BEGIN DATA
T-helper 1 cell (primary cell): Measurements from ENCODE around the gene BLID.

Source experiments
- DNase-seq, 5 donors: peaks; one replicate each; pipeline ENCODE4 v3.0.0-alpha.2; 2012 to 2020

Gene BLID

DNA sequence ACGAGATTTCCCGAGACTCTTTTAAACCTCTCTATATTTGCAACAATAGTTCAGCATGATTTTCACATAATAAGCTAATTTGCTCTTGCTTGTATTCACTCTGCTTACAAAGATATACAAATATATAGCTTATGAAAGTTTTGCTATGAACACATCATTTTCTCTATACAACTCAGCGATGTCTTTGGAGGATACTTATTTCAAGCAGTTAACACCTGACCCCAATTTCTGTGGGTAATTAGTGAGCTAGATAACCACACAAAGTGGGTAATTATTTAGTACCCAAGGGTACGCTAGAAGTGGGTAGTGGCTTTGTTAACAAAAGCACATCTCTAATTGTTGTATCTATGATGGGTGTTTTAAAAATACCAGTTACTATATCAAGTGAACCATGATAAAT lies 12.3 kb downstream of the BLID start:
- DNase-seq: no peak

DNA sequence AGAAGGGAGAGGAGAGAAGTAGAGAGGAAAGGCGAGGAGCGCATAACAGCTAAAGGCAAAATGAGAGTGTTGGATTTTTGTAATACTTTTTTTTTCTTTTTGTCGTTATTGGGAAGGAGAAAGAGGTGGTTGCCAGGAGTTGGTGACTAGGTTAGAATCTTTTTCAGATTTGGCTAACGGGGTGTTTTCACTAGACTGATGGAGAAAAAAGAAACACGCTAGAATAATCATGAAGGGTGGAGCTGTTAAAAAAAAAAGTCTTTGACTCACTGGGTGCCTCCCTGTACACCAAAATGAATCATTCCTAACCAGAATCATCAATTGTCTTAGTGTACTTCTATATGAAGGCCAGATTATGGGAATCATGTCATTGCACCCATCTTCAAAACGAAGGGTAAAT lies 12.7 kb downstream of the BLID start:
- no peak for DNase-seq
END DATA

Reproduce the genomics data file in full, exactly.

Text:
T-helper 1 cell (primary cell): Measurements from ENCODE around the gene BLID.

Source experiments
- DNase-seq, 5 donors: peaks; one replicate each; pipeline ENCODE4 v3.0.0-alpha.2; 2012 to 2020

Gene BLID

DNA sequence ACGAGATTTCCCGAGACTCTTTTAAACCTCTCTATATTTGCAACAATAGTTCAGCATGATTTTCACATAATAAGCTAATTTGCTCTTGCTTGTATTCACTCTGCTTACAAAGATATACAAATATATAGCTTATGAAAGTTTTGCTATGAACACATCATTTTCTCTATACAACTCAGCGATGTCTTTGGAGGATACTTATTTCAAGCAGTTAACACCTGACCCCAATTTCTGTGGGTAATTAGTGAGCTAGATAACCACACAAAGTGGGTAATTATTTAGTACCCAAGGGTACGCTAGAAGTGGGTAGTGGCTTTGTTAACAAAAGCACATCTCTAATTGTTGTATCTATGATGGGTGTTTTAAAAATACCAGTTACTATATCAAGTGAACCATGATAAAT lies 12.3 kb downstream of the BLID start:
- DNase-seq: no peak

DNA sequence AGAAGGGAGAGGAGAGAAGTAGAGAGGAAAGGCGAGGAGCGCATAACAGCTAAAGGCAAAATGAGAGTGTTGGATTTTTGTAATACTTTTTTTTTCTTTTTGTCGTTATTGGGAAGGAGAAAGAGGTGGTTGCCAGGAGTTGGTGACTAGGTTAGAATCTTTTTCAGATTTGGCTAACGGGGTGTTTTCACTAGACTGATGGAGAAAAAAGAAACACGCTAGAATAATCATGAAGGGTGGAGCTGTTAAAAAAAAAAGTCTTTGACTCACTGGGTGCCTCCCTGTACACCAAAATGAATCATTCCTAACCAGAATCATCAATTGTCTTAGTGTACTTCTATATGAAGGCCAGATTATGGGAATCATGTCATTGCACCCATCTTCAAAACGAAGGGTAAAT lies 12.7 kb downstream of the BLID start:
- no peak for DNase-seq